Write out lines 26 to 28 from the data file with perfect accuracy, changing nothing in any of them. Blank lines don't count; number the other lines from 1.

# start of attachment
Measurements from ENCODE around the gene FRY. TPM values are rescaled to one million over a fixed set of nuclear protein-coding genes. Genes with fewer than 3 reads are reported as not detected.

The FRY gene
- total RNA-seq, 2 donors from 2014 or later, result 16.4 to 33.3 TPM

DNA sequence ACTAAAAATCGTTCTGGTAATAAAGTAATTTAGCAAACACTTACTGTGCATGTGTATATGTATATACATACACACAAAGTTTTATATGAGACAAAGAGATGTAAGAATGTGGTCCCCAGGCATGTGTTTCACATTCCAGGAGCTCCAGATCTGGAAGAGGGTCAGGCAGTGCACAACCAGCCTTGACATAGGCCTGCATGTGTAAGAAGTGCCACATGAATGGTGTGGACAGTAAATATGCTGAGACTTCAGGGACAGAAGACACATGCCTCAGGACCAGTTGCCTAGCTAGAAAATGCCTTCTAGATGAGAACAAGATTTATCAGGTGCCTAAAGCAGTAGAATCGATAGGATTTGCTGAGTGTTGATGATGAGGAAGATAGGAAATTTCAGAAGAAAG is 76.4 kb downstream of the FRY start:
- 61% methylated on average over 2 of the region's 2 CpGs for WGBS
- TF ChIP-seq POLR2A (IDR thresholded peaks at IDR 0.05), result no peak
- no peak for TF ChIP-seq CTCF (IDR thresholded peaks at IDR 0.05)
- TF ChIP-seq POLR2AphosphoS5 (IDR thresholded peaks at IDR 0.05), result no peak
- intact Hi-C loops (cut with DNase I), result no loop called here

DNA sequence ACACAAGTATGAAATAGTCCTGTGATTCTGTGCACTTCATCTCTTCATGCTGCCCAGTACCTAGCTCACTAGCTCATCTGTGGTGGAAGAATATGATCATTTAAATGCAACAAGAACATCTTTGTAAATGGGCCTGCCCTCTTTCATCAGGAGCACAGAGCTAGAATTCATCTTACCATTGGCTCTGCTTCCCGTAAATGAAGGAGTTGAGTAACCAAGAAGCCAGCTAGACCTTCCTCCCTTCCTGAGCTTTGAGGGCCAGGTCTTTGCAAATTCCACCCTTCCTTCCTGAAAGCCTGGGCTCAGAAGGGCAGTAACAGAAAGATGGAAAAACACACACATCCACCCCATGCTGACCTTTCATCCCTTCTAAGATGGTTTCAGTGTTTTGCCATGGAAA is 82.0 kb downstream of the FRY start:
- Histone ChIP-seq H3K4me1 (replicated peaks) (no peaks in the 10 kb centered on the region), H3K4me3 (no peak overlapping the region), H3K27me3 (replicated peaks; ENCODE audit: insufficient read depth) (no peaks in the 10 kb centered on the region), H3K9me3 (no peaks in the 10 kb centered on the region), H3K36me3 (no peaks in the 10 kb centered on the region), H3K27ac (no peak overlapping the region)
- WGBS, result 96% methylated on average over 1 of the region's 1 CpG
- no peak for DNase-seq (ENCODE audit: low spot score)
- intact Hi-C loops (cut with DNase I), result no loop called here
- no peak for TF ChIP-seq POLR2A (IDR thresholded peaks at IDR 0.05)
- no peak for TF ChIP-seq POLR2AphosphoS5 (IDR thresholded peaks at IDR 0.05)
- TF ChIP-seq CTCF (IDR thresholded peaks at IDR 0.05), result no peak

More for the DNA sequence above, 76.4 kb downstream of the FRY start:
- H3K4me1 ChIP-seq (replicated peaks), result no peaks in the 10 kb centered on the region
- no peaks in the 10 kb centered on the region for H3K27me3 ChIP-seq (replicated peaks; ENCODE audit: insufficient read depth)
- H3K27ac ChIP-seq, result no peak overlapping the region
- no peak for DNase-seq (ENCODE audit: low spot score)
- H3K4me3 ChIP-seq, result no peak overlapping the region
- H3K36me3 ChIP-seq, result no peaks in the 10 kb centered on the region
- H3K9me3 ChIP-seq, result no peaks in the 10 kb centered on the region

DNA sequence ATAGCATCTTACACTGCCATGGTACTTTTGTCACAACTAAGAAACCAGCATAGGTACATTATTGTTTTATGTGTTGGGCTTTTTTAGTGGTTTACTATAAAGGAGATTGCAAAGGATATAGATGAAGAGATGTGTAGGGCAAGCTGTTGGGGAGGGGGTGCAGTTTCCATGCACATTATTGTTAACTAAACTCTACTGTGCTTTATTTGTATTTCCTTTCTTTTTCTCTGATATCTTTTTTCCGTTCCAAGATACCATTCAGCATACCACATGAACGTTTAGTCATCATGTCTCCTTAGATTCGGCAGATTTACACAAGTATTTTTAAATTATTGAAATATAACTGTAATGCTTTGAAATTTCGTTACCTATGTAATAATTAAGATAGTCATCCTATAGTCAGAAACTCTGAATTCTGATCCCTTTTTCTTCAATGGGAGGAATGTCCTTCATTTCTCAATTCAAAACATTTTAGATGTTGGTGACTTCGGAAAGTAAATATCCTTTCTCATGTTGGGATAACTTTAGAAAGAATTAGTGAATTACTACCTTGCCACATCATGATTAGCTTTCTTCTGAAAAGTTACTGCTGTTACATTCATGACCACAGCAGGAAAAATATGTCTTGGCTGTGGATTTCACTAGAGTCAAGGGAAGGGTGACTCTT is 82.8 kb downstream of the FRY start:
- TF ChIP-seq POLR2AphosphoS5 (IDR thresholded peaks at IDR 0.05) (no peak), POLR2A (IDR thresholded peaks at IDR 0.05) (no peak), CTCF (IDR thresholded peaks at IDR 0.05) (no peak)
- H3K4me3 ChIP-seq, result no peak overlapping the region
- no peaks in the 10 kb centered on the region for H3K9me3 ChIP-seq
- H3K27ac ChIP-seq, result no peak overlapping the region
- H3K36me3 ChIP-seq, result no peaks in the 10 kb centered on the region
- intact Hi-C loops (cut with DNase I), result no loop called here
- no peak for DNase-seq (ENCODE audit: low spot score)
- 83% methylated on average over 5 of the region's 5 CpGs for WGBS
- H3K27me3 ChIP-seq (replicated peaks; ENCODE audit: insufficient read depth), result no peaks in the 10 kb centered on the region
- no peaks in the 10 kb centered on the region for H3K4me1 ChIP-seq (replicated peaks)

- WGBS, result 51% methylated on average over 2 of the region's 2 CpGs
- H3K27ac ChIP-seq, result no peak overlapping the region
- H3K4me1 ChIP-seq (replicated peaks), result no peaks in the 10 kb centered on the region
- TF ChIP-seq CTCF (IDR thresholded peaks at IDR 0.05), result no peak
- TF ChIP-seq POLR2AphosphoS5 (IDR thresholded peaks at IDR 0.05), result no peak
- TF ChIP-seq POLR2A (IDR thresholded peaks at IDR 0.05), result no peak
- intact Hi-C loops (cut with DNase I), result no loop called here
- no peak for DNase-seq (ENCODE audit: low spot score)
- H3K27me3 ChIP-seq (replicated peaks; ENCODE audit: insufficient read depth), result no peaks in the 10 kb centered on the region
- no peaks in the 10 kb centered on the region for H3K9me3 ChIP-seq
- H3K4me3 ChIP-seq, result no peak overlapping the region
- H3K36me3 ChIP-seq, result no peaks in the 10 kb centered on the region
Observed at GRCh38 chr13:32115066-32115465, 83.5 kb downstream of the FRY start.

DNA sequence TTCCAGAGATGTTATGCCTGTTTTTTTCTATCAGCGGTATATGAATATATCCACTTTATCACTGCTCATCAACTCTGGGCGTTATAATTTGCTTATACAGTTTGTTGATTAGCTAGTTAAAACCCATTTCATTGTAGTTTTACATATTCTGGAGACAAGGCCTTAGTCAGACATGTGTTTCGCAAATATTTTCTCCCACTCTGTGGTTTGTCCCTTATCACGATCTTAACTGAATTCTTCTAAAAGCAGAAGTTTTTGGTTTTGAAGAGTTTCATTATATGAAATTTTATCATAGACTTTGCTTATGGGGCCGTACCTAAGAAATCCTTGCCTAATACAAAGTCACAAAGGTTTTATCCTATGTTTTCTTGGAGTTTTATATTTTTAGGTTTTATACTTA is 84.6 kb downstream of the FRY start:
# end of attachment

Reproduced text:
DNA sequence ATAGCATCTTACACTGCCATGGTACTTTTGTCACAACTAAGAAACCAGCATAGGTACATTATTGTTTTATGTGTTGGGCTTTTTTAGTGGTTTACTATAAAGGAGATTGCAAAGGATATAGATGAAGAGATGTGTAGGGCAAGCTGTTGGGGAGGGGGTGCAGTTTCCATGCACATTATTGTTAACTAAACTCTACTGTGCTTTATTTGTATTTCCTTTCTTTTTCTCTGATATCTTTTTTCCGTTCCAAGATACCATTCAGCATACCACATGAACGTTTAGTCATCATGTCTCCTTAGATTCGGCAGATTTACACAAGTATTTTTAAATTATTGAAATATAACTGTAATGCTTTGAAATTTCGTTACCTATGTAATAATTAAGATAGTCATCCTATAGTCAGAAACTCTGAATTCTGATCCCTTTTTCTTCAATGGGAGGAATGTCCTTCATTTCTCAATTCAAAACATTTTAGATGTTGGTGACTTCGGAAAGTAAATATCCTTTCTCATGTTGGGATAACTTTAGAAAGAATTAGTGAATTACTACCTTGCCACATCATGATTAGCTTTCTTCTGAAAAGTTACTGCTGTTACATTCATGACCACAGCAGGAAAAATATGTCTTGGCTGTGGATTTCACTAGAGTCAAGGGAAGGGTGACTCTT is 82.8 kb downstream of the FRY start:
- TF ChIP-seq POLR2AphosphoS5 (IDR thresholded peaks at IDR 0.05) (no peak), POLR2A (IDR thresholded peaks at IDR 0.05) (no peak), CTCF (IDR thresholded peaks at IDR 0.05) (no peak)
- H3K4me3 ChIP-seq, result no peak overlapping the region